Coronavirus Won’t Move the Fed
- Minutes from the January 28-29 FOMC meeting indicate the coronavirus will not push the Fed to cut interest rates, and for the most part housing and manufacturing survey data this week supported that view.
- The Leading Economic Index jumped 0.8% to an all-time high—easing some concerns generated by its dip into negative year-over-year territory the prior month—while the Philly Fed Index exceeded expectations by jumping to 36.7 and the Empire Manufacturing Survey beat consensus by rising to 12.9.
- Housing, meanwhile, continues to exceed expectations. December and January were the two strongest months for housing starts since 2006.
Coronavirus Won’t Move the Fed
Minutes from the January 28-29 FOMC meeting indicate the coronavirus will not push the Fed to cut interest rates. Positive housing and manufacturing survey data this week supported that view.
While trade tensions have receded markedly in recent months, the coronavirus has taken its place as the latest source of uncertainty plaguing businesses and investors. The outbreak has certainly worsened since the meeting—there are now around 76,000 cases in China, 208 in South Korea, 109 in Japan and 15 in the United States. The eight mentions of “coronavirus” in the minutes suggest the Fed, with its goal of sustaining the economic expansion top of mind, was closely monitoring even in late January. Despite the outbreak, the committee viewed the “distribution of risks to the outlook for economic activity as more favorable than at the previous meeting,” while also noting downside risks “remained prominent.” Its conclusion, however, that the virus has yet to cross the “material” threshold warranting a reassessment of the need for additional accommodation is disputed by the bond market. Market positioning now implies close to two cuts in the fed funds rate this year, while the 10-year to 3-month yield curve is inverted. Yet, markets can be fickle. We expect the Fed will remain on hold, a view which has been echoed by post-meeting Fed speakers, including Chair Powell during his congressional testimony last week.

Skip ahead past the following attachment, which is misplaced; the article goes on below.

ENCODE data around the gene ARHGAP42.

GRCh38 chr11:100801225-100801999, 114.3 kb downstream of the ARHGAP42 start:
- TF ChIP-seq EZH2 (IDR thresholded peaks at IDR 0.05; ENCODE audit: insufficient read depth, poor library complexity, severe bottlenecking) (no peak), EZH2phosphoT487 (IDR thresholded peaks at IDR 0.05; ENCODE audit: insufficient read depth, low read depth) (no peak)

Further supporting this view were the latest forward-looking indicators. The Leading Economic Index (LEI) jumped 0.8% to an all-time high—easing some concerns generated by its dip into negative year-over-year territory the prior month—while the Philly Fed Index exceeded expectations by jumping to 36.7 and the Empire Manufacturing Survey beat consensus by rising to 12.9. For more on the LEI, please see Topic of the Week.
Housing, meanwhile, continues to exceed expectations. Housing starts fell modestly in January, but only because of the incredibly high pace registered in December. Starts in both months were boosted by some of the warmest winter weather on record. Despite the fall, January’s pace was 21% above the total level of starts for 2019, meaning that if housing construction maintains its current pace, we will see some incredibly strong year-over-year numbers in 2020. As normal weather returns, and we expect to see payback this spring from December and January, which were the two strongest housing starts months since 2006. Still, the underlying trend remains very strong—low mortgage rates have improved buying conditions, and consumers increasingly report now is a good time to buy. Sensing this, builders have turned very optimistic, with the NAHB index, a measure of single-family homebuilder sentiment, hanging near a 20-year high in February. Existing home sales fell 1.3% in January, but are up nicely over the year.